Done for today – thanks for today!

The ”Happy New Year” that we all wished for each other may not have started too well. The wars around the world continue with unabated frenzy. Man’s cruelty is apparently infinite – as is his stupidity, if you ask Einstein. We are helping each other to destroy the only habitable planet we know, and we are being led by politicians who are totally incapable of making the important but uncomfortable decisions needed to reverse this trend.

Like a small bacon in this sea of woe and misery, Musikermagasinet has stood out – at least for those of us who see music as a healing and unifying force. After all, music is a language that can be understood in all the countries of the world, regardless of the spoken language you otherwise use.

Churchill is known to have said something along the lines of: If we cannot defend ourselves to preserve art and culture (where music belongs to the highest degree) then what do we have to fight for?

He also said: ”It would mean a thorough political reform if common sense could spread as quickly as stupidity.”

It is perhaps this paradigm shift we have all been waiting for.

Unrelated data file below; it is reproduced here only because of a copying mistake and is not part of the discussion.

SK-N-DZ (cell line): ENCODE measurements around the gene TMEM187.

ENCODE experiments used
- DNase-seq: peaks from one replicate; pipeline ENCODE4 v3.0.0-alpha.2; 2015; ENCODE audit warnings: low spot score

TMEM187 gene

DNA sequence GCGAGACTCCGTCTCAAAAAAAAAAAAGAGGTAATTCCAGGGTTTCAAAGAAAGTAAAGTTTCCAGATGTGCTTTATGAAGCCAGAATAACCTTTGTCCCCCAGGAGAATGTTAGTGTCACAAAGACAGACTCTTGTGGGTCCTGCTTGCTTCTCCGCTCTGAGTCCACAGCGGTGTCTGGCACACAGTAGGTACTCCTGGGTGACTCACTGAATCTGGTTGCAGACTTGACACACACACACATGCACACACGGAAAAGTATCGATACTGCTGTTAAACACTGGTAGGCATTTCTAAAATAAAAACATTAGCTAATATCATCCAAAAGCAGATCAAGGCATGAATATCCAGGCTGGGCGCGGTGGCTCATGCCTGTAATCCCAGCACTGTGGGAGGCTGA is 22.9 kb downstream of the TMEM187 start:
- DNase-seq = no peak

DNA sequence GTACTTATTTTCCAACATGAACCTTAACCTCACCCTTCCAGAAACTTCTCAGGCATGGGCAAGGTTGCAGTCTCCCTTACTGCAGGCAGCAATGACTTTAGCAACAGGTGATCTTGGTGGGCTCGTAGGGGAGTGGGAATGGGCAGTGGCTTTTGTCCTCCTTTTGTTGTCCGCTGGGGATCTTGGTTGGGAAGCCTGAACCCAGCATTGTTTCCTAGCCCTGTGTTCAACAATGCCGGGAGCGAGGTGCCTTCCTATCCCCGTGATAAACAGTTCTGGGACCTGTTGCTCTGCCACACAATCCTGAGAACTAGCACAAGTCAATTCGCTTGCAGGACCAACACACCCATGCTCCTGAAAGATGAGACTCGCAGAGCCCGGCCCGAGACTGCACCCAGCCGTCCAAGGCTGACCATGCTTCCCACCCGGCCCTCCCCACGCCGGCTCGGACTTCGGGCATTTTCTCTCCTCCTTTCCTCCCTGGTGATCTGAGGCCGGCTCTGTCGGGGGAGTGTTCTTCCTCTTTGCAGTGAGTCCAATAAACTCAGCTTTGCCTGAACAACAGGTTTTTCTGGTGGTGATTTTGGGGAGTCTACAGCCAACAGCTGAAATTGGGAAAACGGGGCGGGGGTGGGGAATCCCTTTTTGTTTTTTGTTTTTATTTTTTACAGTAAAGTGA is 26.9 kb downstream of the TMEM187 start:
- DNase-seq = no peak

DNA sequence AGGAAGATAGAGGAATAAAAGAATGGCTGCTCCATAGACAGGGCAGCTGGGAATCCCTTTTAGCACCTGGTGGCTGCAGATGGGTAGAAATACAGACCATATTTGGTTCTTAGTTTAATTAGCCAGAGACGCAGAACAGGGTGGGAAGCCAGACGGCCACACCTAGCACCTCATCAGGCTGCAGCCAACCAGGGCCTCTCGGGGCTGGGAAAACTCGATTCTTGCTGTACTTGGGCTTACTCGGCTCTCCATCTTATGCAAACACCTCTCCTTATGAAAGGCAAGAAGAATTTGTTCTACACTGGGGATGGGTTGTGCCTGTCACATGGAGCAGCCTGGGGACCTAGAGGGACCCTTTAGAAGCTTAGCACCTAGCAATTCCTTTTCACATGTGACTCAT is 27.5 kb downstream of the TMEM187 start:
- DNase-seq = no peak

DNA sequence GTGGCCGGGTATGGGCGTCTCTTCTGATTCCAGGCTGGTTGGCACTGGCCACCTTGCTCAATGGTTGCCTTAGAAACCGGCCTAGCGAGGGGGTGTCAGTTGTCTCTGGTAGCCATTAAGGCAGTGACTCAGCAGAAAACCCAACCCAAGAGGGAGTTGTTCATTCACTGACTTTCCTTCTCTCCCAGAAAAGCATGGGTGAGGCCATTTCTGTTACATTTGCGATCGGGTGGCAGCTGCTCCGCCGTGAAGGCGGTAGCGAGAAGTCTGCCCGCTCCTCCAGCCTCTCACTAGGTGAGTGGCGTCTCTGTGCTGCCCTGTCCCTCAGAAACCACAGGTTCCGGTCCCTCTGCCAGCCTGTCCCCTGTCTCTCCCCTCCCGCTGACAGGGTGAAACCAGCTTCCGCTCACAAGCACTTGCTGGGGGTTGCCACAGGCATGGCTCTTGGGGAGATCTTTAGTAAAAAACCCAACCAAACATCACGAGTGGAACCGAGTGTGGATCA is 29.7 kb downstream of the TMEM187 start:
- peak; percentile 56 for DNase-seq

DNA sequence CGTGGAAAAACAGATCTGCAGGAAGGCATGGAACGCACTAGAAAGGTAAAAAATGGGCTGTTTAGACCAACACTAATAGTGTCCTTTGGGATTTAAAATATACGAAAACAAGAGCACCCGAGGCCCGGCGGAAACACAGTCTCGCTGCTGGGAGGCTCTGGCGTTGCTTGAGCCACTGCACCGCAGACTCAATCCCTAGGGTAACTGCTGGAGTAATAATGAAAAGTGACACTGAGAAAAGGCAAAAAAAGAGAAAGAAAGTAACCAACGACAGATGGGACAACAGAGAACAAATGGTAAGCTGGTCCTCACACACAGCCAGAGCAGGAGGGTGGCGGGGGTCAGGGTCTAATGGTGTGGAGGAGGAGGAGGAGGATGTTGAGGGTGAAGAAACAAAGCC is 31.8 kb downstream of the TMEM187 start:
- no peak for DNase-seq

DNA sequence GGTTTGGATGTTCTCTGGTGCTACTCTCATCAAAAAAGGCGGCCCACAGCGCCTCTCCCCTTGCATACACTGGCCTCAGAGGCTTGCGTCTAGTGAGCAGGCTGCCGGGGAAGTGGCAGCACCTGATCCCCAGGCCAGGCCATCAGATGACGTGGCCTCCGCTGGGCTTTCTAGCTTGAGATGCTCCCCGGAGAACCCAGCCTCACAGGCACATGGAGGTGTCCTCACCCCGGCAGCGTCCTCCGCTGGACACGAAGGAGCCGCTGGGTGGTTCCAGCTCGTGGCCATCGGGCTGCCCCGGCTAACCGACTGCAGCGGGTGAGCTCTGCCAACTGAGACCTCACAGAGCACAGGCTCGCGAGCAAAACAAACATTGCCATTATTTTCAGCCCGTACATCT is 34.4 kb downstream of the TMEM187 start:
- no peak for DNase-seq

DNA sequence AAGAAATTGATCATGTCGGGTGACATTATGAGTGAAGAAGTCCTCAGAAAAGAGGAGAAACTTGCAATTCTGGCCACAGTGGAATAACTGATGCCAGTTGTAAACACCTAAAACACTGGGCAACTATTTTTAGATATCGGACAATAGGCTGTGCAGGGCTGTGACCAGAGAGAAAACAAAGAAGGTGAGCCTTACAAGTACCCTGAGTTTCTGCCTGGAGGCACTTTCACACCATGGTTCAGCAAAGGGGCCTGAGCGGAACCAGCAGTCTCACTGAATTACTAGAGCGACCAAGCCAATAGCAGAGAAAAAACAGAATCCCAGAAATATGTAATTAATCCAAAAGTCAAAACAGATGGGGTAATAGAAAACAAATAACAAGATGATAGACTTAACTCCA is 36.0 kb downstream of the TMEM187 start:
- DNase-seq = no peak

It may sound a bit presumptuous to compare oneself to such a giant as Sir Winston, but for those of us who have worked with this magazine, which has existed in one form or another since the end of the 70s, it has had enormous significance. Judging by all the appreciation we’ve received from our readers over the years, I think we’ve been, at least once in a while, quite right.

However, everything comes to an end, and unfortunately that also applies to those who make magazines.

We have just completed the very last issue of MM. I myself have written for the mag for over 35 years, and several of my colleagues have struggled for almost as long. Our responsible publisher, and founder of the magazine, Björn Hansen, has of course fought the longest of them all. But now it’s over.

Almost all advertisers have recently failed us – but there are exceptions; many thanks to Toontrack, EBS, Lundgren Pickups and a few more! I don’t want to sound bitter, but it feels like too many companies believe that the polished surface, represented by so-called influencers, who only reside in a completely digital world, is more important and can give musicians more, than well-founded hands-on tests from active musician colleagues can do.

The entire music industry is of course having a rough time, but without advertising revenue it is not possible to make a magazine. If at the same time you are opposed by forces that do not value culture very highly, it becomes really tough.

All this entailed the end of Musikermagasinet’s more than 30-year old history.

So surely the new year really could have started better.

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